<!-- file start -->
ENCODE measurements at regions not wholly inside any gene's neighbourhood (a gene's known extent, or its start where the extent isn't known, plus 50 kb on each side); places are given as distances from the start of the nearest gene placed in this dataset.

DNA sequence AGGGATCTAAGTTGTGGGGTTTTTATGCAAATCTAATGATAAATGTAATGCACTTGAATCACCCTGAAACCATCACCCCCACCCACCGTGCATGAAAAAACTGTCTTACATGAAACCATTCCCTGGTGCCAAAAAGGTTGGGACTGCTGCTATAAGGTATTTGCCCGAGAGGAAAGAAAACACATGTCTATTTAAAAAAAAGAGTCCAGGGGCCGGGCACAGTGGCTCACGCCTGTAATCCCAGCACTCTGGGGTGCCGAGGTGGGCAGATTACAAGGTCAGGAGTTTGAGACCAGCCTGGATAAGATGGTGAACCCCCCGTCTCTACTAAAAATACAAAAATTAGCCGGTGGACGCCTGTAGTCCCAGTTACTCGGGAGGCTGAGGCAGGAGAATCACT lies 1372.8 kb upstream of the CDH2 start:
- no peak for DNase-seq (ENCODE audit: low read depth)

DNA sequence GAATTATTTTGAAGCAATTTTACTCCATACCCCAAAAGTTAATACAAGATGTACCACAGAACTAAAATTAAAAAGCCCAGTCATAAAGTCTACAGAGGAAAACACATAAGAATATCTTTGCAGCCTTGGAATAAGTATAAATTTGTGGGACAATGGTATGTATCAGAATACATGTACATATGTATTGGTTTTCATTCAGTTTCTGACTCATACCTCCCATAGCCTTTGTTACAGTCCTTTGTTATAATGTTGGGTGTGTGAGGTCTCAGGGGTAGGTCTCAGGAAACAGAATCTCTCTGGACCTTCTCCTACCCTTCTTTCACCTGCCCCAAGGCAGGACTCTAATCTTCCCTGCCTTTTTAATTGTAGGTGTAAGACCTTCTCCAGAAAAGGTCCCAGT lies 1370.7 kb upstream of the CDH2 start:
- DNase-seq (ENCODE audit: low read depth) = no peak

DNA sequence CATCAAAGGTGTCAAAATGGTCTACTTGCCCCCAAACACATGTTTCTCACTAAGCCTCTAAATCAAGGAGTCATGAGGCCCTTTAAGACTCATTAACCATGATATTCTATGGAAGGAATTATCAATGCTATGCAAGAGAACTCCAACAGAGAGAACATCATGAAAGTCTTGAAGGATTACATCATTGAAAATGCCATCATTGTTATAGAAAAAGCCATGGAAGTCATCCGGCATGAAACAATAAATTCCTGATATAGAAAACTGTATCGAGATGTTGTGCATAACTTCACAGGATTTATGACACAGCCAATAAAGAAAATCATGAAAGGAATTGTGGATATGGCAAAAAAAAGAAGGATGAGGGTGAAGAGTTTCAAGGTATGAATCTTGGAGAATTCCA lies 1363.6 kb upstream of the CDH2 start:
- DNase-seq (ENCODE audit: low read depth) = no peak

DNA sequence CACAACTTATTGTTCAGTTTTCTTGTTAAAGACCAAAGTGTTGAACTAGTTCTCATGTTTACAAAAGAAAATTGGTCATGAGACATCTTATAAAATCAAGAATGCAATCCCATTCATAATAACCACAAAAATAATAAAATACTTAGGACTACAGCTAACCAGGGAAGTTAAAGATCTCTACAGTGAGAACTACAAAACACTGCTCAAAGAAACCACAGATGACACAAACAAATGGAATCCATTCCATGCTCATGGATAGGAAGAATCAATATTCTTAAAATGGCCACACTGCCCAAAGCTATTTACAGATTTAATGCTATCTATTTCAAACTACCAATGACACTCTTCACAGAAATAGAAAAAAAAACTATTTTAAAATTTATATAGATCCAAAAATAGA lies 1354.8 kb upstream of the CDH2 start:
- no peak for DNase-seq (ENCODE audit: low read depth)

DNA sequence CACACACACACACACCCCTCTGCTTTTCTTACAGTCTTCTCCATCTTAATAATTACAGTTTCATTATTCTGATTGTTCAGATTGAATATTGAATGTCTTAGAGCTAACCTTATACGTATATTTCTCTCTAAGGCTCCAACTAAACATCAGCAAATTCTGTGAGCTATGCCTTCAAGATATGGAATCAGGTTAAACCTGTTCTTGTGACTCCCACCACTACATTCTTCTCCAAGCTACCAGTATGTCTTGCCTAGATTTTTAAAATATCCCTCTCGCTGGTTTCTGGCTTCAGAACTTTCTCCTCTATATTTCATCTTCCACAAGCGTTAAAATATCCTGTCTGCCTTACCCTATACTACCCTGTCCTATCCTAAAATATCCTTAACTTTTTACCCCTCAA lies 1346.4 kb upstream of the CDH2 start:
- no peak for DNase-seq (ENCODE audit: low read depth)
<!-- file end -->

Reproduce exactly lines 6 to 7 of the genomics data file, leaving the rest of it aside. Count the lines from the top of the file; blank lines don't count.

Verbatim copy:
DNA sequence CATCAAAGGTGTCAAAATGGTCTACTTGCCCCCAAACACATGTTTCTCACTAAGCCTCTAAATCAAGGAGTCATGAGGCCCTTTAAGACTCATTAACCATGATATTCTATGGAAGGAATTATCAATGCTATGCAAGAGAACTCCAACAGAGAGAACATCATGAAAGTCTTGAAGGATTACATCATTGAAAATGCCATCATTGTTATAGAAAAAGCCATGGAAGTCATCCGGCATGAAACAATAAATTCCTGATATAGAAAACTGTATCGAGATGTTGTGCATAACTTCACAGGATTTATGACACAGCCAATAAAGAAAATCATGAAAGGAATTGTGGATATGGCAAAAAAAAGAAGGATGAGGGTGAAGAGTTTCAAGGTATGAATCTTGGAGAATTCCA lies 1363.6 kb upstream of the CDH2 start:
- DNase-seq (ENCODE audit: low read depth) = no peak